Several midwives in my area have taken to giving arnica 200 c. or triple potency's Muscle and Joint Injury when labor starts, and at the beginning of second stage, and just after birth. They have all been noticing that there have been fewer anterior lips... we are all wondering, but it makes sense!!

I have used these Homeopathics with good results over 18 years for cervical lips: Aconite 30 when it's due to fear, tension and it's a tight dry lip that won't budge. Gelsemium 30 can be used when it's a real tight lip, or it's one of those loose floppy lip that still won't move. Each one of these can be used with several doses, but don't give them together. Take them orally.

I have on occasion used oil of Primrose to soften up the rim.

Evening primrose oil doesn't work 100% of the time, but I would say at least 80%.

Sterile Water Papules to Resolve Cervical Lip

See also: Sterile Water Papules

I just saw the sterile water injections done for the first time by one of the midwives in my new job. It worked amazingly well. The Mom felt instant relief and was able to rest for a bit, allow the lip of cervix to go and push out a beautiful baby 7-5 who rotated right before delivery.

Ice to Resolve Cervical Lip

I put on a sterile glove, pick up some ice, and put on another glove so that the ice is between my fingers. Then I rub the cervix with the ice. It seems to decrease the swelling, and the head moves on, so to speak. Occasionally ice feels good on the perineum if the mom's experiencing the 'ring of fire'. Yes, instead of warm packs, I try cool ones. Work for some women.

Manual Dilation

I have recently heard of a very experienced midwife who routinely manually dilates the cervix to speed up labors. The mom who had been attended by this woman was very grateful, since she felt her labor would have been very long, otherwise. Something about this doesn't "sit right" with me. I know that any unnecessary intervention (and I would, in this woman's case, call it unnecessary) only hinders normal labor, and can affect mom's emotions in many ways that we do not even see. Can you tell me what the physical risks of manual dilation are?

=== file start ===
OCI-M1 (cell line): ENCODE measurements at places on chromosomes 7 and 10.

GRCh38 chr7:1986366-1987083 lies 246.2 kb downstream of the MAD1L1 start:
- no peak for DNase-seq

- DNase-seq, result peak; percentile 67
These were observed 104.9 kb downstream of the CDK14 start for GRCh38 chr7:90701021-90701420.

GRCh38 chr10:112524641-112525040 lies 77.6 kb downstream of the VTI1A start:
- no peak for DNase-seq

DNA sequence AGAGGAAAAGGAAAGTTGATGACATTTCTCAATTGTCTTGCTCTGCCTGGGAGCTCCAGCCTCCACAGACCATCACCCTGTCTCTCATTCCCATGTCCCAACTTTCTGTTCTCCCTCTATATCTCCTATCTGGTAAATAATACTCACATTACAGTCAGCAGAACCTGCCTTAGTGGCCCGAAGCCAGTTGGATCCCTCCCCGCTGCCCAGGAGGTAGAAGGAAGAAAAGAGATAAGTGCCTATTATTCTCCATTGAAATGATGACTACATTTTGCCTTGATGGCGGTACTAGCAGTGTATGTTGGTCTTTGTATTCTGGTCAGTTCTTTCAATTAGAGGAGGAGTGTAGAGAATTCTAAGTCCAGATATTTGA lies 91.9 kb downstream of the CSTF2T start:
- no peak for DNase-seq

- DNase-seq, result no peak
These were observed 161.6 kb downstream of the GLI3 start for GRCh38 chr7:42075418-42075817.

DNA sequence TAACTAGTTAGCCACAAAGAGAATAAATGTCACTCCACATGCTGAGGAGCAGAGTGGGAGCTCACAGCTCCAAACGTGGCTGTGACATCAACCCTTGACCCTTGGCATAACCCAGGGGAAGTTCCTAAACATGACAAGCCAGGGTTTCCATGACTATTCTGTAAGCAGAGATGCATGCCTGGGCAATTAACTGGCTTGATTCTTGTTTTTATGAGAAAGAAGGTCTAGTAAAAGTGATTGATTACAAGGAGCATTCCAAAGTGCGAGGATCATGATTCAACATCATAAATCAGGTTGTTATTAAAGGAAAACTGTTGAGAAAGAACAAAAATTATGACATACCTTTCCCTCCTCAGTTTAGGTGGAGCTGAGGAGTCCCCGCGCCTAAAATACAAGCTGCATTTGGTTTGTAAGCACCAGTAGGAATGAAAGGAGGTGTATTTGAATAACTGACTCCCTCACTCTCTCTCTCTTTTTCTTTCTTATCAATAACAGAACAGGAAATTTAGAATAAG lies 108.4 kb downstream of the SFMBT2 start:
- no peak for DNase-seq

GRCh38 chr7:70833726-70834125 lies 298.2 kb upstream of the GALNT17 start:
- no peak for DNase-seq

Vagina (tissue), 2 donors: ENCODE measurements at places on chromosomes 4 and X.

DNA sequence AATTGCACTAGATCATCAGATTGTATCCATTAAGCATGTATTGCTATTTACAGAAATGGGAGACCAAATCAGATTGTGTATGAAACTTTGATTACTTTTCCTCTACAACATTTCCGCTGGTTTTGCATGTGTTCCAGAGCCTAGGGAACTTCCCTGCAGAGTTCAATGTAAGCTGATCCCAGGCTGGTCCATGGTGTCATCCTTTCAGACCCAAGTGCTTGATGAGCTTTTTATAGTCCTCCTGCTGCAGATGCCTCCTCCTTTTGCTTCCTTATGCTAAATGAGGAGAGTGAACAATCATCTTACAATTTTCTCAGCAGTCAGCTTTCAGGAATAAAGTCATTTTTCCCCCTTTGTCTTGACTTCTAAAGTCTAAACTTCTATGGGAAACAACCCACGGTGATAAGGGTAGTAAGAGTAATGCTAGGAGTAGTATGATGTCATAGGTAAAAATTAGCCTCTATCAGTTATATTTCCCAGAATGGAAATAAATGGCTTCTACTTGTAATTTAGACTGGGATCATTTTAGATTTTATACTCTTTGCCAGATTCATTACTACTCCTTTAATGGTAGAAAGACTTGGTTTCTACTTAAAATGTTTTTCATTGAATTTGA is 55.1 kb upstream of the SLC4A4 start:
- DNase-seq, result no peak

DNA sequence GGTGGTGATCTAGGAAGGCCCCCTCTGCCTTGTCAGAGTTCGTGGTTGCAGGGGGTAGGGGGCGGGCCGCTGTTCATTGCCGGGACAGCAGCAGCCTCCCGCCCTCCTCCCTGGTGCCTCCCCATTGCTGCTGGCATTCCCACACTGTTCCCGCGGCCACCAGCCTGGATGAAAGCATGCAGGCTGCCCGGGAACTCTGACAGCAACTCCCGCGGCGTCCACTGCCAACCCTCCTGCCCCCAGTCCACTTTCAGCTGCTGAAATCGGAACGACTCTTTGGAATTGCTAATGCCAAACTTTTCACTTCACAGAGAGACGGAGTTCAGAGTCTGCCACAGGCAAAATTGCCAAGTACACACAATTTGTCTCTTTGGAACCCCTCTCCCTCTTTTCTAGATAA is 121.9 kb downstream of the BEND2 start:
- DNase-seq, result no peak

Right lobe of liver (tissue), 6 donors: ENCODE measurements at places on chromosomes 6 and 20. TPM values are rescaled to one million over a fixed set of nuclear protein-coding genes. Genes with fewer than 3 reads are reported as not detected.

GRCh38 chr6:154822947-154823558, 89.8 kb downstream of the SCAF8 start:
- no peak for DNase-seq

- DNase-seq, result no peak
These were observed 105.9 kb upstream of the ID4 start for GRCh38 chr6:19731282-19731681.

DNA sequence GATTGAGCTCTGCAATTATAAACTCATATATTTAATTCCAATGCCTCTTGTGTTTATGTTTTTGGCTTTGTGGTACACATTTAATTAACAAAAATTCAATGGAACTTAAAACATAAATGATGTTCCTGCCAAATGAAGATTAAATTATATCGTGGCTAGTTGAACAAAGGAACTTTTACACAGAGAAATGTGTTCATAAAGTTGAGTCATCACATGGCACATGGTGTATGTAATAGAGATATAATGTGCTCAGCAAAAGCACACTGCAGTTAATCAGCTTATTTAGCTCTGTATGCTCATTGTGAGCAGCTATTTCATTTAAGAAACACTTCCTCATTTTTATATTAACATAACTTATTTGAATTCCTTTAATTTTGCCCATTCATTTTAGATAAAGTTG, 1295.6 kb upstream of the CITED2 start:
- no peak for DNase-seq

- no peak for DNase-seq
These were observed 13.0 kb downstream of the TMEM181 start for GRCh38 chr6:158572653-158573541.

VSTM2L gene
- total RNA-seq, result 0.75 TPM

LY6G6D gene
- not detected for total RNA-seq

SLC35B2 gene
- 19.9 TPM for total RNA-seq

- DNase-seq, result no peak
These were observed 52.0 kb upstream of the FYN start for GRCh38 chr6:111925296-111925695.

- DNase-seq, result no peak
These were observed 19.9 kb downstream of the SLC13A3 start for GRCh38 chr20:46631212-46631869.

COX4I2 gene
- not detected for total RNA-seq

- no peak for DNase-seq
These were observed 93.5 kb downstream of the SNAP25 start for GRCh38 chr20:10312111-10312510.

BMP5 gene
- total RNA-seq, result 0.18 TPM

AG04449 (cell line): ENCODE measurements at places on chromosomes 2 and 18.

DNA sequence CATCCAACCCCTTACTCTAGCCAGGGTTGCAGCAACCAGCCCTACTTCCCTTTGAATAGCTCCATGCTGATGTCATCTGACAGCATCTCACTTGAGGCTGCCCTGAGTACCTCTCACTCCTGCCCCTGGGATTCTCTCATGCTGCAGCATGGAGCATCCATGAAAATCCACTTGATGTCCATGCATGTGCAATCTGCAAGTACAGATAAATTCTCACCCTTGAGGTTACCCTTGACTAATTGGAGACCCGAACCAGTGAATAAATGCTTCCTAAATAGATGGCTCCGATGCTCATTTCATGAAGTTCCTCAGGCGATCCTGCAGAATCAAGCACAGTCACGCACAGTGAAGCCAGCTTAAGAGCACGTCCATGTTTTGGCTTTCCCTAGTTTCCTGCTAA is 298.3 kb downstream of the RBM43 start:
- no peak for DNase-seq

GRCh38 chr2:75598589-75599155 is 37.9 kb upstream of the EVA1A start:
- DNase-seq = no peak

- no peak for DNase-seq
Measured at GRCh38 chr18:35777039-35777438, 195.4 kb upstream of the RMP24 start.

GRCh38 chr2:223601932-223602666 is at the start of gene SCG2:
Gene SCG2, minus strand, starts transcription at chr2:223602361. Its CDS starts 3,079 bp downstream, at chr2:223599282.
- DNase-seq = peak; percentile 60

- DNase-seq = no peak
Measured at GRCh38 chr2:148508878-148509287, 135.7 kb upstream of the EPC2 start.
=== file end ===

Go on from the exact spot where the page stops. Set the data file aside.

Most attempts at manual dilation are a matter of pressing the cervix open during a contraction while the uterus pulls up on the cervix and the head presses down through it. Many midwives consider it an "intervention" that would only be used when progress was slow enough to be considering transport. In any case, it would not be done vigorously enough to tear the cervix. Sometimes it works beautifully, and sometimes it only seems to work. That is where the danger of cervical tearing comes in. If the cervix opens all the way with your manual assistance, then gradually closes and swells up, then pushing could cause a tear. This wouldn't usually happen, since even pushing on an 8cm cervix wont usually cause a tear. Tearing of the cervix is pretty rare in a non-forceps delivery. But that would be about the only physical danger from manual dilation. To minimize the chance of cervical tearing, manual dilation should be fairly gentle, the cervix should continue to be assessed after the procedure, and the mother should not push until she feels the descent of the baby. As far as using manual dilation to START a labor, I don't know why this would cause tearing several hours later at birth unless it was torn just a little with the manual dilation (remember the excessive bloody show) and then the little tear spread to a bigger one during pushing. We must remember that all interventions, even midwife ones, can have some risk. We are always trying to balance out the risks of what we do at home against what we suspect will happen in the hospital.

I wonder if "holding a lip" causes the baby's head to deflex?

I think it is probably the other way around....a deflexed head causing the lip to start with.

I assume we are talking anterior lip that is getting caught and starting to swell when the woman pushes down.... and a good pushing urge. This is an interesting question. Possibly this could happen if the baby was OP, but then posteriors are often not as well flexed, but it seems like the reverse might be true if the baby were OA, don't you think?

I often find that it's even the head that is just trying to turn to OA from LOA or ROA that will drag down that lip that just won't go, no matter how strong the urge or how "push-backable" the lip seems to be. We usually have the woman lie on her side for a contraction or two to assist in completing the rotation, which generally gets rid of the lip very nicely and - voila - a baby! This, BTW, seems more often to be a problem with multips than primips, in my experience.